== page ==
Focusing on seasonal wildflowers, Philippa Evans-Bevan pays tribute to the Snowdrop
Heralds of spring, snowdrops are a very uplifting and welcome sight that life is emerging from winter. Woodland floors, meadows and gardens quietly become decorated with this delicate green and white natural confetti, which develops into a carpet of white, as seen in Jersey now.
Despite its small elegant form, the snowdrop is a robust little plant and survives snowfall and very harsh temperatures. The scientific name given to the common snowdrop in 1753 by Carl Linnaeus is accurate, Galanthus Nivalis, which means, ‘Milk flower of the snow’.
Provenance has largely dictated their hardiness and Snowdrops originate from a large area of Europe stretching from Albania to Greece, Sicily to Slovakia and from Turkey to Ukraine. Although a familiar sight in the British Isles today and one of the most popular plants in the world, snowdrops are not native to our island shores and their popularity has waxed and waned.
In the late 19th Century collecting them was considered the preserve of gentlemen, but an upsurge of interest occurred when soldiers returning home from the Crimean War, brought unusual spoils in the form of tiny snowdrop bulbs. A poignant, symbol of life returning in the midst of winter.
As well as providing a refreshing sight as they poke their tiny little heads up through the leaves in winter, Snowdrops possess a surprising chemical armoury deployed in modern pharmaceuticals. The compound galanthamine is used to manage Alzheimer’s disease and to relieve traumatic injuries to the nervous system. Lectin (a carbohydrate-binding protein) common in snowdrops is also an effective natural insecticide against a variety pests, including moths, and aphids.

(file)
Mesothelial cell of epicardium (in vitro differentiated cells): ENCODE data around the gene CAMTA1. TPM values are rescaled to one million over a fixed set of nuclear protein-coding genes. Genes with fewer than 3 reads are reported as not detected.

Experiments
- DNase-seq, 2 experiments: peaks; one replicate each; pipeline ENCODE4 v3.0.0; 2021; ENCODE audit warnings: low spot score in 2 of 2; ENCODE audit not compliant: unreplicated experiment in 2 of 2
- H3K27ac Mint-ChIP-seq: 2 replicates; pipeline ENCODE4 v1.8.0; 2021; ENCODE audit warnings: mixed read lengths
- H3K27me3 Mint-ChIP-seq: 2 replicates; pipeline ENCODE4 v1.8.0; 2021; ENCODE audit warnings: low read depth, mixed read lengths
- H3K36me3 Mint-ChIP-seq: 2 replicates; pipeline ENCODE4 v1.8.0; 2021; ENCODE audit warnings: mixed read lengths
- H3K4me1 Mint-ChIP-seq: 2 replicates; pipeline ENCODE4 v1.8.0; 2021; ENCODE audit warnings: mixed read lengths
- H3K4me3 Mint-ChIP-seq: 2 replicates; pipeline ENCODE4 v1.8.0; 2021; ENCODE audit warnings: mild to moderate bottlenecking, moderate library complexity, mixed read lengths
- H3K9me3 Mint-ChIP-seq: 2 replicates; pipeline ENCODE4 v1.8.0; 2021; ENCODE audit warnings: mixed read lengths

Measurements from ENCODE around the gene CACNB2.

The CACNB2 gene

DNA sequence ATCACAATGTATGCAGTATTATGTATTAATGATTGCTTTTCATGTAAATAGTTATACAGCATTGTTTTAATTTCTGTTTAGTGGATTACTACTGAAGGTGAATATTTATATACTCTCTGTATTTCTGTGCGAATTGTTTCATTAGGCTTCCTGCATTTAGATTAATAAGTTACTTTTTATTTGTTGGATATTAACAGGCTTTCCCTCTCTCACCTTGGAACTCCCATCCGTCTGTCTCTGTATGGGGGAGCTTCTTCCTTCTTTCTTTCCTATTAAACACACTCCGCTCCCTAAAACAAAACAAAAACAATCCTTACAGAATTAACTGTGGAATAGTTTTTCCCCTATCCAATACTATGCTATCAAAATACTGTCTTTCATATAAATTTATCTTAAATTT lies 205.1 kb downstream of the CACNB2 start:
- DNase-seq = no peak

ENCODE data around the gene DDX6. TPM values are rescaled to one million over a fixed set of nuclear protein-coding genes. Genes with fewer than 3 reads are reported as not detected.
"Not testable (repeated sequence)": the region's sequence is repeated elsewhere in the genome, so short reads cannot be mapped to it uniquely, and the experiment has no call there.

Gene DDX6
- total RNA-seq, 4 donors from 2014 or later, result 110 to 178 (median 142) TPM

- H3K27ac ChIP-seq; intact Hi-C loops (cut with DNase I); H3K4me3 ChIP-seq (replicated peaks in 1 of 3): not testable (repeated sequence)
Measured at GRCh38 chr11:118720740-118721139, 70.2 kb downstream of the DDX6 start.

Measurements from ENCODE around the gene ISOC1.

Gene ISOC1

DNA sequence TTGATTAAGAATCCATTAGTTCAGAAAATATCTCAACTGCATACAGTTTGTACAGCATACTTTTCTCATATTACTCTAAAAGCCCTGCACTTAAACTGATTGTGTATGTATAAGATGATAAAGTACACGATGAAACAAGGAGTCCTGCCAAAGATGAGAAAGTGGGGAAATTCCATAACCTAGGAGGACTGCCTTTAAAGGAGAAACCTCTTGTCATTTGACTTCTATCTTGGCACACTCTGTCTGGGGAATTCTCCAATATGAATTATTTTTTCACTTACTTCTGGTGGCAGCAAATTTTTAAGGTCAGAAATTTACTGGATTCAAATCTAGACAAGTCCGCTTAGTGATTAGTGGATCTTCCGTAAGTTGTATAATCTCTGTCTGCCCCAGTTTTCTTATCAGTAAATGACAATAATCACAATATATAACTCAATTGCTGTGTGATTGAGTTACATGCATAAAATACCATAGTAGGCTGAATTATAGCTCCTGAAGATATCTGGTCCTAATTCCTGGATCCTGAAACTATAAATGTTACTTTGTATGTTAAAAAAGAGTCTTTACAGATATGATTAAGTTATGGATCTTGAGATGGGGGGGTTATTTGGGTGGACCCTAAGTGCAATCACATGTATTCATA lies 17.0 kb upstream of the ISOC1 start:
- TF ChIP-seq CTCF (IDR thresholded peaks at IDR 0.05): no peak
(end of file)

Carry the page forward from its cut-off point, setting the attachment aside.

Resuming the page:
Snowdrop science also partly explains their prolificacy. The seeds are surrounded by oil-rich elaiosome, which is highly palatable to ants. The ants carry them into their nests, eat the elaiosome and discard the seeds, helping to distribute them.
A good place to see swathes of Snowdrops is the Cambridge Botanic garden, which has no less than 44 different snowdrop varieties, cultivars and hybrids.
Snowdrops feature prominently in art and literature throughout history:
Mary Robinson, in her 1797 novel Walsingham, declared: ‘The Snowdrop, winter’s timid child, awakes to life bedew’d with tears’.
The British Horticulturalist and writer E.A. Bowles became known as the Godfather of Galanthus for his paintings of snowdrops, and Wordsworth crowned them ‘February fair-maidens’.